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Generation and characterization of anti-alpha-enolase single-chain antibodies in chicken.

Posted by on in 2010
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Leu SJLee YCShih NYHuang IJLiu KJLu HFHuang SYYang YY., 2010, Vet Immunol Immunopathol.:137(3-4):251-60.

Department of Microbiology and Immunology, School of Medicine, Taipei Medical University, Taipei 110, Taiwan.

Abstract

It was previously reported that up-regulation of alpha-enolase protein was detected in 65% of patients with non-small cell lung cancers (NSCLC). Moreover, a high titer of anti-alpha-enolase antibodies was developed in a smaller proportion (7.4%) of these patients than in non-tumor-associated patients and healthy subjects. In the present study, we characterized polyclonal and single-chain variable fragment (scFv) anti-alpha-enolase antibodies from immunized chickens. The E. coli-derived recombinant alpha-enolase protein was purified to its high homogenicity as verified by SDS-PAGE. After the 4th immunization, a high titer of specific polyclonal anti-alpha-enolase antibodies was elicited in immunized chickens and specifically recognized the purified human alpha-enolase antigen as determined by Western blot and ELISA. The expressed heavy and light chain variable genes (VH and VL) were isolated from spleen B cells and amplified to construct phage antibody libraries containing scFv molecules. After four rounds of panning selection, the scFv antibodies of randomly chosen clones were expressed and their binding specificity to alpha-enolase protein was verified using competitive ELISA, flow cytometry and immunofluorescence staining. Nucleotide sequence analysis from 10 alpha-enolase binding clones showed that 3 (30%) clones used identical heavy and light genes for scFv antibody expression, as represented by EnL5. Notably, amino acid changes in complementarity-determining regions (CDRs) were more frequently observed than those in framework regions (FRs) in all clones, indicating a strong affinity selection through mutations. All together, it is believed that these polyclonal and scFv IgY antibodies may be helpful in the development of molecular diagnostic and therapeutic agents for lung cancers in the future.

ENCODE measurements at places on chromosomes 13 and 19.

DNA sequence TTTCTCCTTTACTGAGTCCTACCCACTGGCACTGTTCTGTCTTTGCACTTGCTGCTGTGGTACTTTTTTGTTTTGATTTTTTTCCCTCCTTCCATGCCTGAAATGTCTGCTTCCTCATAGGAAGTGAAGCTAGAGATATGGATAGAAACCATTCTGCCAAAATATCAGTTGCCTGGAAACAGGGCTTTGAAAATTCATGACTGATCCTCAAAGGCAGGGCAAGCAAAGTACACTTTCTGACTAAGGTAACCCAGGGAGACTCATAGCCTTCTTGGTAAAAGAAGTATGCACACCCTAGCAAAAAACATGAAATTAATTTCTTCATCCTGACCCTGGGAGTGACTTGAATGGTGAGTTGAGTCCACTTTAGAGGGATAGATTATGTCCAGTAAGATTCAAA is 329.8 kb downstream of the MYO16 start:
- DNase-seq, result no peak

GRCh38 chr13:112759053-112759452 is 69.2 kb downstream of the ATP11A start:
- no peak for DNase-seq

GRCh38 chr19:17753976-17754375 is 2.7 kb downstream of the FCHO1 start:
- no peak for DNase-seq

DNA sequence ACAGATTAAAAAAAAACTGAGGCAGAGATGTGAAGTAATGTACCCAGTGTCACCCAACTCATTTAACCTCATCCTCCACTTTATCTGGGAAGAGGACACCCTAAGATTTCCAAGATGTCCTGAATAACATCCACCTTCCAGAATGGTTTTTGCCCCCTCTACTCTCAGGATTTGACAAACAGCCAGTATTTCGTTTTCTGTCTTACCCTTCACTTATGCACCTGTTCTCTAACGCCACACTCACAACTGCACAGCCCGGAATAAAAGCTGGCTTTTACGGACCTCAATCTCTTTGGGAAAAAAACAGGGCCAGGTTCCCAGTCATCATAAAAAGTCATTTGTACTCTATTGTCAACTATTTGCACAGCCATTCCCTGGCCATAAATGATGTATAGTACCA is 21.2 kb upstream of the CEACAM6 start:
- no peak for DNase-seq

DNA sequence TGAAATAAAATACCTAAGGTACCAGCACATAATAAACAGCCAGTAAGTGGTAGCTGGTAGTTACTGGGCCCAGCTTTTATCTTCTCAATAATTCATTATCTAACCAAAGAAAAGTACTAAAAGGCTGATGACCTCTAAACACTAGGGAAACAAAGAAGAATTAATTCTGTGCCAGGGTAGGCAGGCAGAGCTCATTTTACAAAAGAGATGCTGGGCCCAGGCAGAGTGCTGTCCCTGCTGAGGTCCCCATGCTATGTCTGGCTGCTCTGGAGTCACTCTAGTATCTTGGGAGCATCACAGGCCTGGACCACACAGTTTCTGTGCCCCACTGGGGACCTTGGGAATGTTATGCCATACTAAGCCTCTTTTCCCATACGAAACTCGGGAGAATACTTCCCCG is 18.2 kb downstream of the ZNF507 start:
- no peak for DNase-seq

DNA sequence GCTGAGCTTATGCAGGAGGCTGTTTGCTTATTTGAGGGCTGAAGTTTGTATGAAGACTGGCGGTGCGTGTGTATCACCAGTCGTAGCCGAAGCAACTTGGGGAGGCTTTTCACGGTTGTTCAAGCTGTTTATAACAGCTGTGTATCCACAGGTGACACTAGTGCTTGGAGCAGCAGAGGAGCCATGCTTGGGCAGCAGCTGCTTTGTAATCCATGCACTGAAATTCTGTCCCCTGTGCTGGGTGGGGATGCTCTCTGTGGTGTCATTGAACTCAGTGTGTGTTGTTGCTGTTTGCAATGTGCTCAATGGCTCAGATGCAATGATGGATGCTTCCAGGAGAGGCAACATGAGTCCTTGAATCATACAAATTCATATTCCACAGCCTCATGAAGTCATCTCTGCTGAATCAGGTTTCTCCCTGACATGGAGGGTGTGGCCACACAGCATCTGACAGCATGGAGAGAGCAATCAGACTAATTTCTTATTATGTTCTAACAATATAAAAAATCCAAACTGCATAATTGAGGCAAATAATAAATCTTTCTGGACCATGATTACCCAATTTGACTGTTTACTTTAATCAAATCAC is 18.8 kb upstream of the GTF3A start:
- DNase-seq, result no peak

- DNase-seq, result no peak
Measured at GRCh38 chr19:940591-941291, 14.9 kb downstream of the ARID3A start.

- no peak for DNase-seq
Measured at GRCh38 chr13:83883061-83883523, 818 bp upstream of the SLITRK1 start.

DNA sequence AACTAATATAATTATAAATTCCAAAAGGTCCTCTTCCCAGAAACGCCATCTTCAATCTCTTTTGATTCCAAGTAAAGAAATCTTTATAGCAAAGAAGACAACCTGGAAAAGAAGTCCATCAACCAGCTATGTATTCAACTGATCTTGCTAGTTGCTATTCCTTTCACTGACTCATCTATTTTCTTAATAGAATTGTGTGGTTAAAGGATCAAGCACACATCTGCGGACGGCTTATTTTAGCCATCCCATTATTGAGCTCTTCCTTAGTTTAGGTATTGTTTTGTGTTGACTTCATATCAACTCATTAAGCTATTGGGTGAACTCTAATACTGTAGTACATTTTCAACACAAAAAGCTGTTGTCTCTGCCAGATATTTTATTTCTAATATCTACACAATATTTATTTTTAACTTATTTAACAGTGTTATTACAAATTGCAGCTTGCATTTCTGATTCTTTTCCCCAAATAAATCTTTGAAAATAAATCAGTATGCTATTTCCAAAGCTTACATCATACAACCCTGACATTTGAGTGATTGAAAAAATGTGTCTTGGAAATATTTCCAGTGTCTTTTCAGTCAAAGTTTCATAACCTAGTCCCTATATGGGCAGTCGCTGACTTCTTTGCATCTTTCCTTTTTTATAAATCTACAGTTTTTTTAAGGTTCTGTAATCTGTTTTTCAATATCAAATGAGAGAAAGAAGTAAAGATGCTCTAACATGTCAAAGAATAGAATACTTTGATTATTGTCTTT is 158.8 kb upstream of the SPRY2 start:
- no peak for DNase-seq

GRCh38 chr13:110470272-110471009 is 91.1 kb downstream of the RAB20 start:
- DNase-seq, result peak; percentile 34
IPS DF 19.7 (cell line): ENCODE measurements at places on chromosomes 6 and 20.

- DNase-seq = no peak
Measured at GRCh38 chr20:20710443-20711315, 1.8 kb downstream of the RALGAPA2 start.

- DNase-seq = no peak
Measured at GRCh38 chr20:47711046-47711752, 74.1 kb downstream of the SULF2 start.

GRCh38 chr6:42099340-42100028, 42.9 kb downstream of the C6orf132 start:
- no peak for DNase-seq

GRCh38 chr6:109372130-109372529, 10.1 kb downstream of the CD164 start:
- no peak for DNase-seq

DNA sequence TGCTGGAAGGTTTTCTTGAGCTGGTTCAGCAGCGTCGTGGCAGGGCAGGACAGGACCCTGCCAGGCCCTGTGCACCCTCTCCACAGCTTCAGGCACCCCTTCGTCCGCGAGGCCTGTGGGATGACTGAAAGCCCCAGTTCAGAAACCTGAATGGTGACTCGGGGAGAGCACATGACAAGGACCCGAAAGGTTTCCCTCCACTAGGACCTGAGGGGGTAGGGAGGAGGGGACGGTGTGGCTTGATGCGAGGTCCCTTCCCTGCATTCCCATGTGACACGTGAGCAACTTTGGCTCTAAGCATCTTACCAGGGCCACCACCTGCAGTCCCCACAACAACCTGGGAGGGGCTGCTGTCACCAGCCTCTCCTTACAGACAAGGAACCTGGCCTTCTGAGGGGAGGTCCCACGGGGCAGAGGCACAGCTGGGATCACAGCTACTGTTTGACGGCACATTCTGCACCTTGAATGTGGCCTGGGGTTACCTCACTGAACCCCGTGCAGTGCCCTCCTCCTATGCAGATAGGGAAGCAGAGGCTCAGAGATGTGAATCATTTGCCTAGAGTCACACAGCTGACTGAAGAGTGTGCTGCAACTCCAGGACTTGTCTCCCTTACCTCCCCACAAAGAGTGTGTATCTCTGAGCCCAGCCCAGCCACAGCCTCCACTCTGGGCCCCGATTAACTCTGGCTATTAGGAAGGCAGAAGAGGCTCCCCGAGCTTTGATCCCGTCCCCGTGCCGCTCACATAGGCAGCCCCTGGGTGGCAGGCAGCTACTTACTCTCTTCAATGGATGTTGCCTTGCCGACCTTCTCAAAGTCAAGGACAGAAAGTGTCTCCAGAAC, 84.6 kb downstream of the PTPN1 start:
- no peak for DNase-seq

(c) 2010 Elsevier B.V. All rights reserved.
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